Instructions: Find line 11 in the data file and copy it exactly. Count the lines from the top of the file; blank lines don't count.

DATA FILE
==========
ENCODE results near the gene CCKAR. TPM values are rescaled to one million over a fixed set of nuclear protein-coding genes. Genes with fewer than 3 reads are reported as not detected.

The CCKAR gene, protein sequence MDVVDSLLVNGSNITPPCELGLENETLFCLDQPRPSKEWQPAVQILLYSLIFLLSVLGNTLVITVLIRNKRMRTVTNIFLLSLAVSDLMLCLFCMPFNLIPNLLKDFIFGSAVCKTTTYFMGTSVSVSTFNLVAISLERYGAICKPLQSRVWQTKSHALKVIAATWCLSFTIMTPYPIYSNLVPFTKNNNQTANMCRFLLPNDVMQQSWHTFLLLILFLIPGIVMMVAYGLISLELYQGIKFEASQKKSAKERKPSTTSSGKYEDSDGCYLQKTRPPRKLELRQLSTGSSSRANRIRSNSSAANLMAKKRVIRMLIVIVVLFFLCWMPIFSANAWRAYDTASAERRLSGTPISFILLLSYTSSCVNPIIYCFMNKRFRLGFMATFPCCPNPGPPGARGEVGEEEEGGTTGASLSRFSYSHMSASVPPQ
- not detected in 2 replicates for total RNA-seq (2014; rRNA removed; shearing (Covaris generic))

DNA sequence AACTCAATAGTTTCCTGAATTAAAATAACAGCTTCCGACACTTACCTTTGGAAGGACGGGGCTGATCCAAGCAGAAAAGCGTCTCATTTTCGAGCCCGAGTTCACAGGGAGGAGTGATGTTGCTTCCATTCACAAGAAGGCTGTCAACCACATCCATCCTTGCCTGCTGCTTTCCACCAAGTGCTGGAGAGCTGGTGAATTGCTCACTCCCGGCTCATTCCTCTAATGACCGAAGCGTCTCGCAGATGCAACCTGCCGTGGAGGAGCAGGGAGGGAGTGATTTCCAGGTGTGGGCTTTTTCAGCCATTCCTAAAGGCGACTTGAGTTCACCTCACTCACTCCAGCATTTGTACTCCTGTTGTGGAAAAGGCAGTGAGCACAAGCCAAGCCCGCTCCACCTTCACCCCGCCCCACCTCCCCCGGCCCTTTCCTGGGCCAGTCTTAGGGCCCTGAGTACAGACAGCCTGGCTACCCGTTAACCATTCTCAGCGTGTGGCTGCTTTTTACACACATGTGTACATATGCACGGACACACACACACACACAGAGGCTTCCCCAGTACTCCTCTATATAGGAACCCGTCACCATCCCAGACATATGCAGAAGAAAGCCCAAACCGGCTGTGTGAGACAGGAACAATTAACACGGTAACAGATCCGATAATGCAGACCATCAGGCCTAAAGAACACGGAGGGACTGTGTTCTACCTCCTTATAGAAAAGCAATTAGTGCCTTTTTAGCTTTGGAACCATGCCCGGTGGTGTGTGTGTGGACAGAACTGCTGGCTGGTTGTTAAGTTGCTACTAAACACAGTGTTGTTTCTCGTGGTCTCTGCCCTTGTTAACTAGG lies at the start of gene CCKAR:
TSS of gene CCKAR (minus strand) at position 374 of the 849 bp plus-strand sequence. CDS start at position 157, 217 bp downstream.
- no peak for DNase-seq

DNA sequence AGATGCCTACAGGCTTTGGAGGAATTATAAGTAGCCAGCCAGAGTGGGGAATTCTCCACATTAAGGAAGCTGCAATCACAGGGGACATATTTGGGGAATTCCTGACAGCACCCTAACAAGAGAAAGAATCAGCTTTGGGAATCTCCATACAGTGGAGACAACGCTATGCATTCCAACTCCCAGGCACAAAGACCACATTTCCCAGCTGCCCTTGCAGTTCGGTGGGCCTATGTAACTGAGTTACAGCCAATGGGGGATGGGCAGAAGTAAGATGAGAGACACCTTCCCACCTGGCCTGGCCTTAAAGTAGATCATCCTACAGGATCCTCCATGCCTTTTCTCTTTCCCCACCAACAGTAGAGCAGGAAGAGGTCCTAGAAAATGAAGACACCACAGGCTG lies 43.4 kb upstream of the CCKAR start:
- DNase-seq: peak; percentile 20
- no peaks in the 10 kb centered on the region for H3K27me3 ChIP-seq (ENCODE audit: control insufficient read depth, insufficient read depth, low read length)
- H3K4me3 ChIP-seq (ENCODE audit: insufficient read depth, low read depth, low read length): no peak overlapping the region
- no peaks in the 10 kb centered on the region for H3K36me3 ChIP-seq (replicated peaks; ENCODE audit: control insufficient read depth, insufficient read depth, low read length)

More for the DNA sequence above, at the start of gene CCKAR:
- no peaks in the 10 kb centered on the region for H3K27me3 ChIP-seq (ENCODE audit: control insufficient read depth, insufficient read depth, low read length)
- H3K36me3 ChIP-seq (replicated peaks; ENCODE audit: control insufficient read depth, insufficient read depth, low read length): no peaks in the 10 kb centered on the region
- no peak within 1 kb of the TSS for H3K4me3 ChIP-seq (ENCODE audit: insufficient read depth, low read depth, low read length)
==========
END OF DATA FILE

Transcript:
- no peaks in the 10 kb centered on the region for H3K36me3 ChIP-seq (replicated peaks; ENCODE audit: control insufficient read depth, insufficient read depth, low read length)